A European Works Council (EWC) is a legal consultative body based on the European Works Council Directive and established by multinational companies with operations in the European Economic Aria (EEA) to provide a means of communication and consultation between the company’s management and its employees in the various EEA countries in which it operates.
A European Works Council (EWC) is a consultative body that allows employees to be informed and consulted about the development of the company and its business strategy, as well as any decisions that may affect the employees. The value of an EWC is that it gives employees a voice and a means of participation in the decision-making process of the company, allowing them to express their views and concerns and to be informed about important changes within the company.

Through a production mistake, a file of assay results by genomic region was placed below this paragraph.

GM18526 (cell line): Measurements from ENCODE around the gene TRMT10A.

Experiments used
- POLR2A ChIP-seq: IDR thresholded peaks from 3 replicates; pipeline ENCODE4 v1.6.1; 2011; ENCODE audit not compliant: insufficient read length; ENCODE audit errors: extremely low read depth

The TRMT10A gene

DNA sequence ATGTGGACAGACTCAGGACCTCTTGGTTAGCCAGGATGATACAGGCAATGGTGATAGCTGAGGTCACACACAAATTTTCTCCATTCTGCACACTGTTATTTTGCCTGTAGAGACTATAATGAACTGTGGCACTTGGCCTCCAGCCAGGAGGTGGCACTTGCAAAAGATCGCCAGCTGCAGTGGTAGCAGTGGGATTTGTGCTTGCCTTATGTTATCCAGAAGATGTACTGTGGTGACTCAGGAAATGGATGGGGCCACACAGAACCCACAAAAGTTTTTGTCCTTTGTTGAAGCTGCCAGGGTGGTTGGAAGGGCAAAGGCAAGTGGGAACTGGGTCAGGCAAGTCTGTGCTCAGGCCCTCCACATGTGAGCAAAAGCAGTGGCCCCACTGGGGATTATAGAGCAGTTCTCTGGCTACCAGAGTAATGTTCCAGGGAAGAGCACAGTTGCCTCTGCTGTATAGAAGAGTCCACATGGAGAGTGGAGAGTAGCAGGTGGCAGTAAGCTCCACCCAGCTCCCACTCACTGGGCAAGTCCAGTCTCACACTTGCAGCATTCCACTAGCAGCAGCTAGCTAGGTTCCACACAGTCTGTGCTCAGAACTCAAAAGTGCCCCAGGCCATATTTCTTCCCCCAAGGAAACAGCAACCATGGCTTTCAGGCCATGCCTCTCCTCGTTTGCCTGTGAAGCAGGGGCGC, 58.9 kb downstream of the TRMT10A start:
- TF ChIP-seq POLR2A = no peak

EWCs are established by an agreement between the company and the representatives of its employees and can help to promote better communication and understanding between management and employees.
Multinational companies need an EWC because it allows them to keep employees informed and consulted on decisions that may affect them, such as changes to working conditions, production, and employment levels. A EWC can contribute to a more positive and productive working environment. Additionally, it can help to promote good industrial relations and employee representation in multinational companies.
An EWC can help to promote a sense of shared ownership and commitment among employees, which can be beneficial for both the company and employees in the long term.
Overall, while European Works Councils can be beneficial for companies, they also come with several challenges that companies need to consider and address in order to make the most of this consultative body.
Pemota Consultancy can help organizations to make the European Works Council more effective and ‘make the EWC work, always with the best interests in mind of both the company and the employees.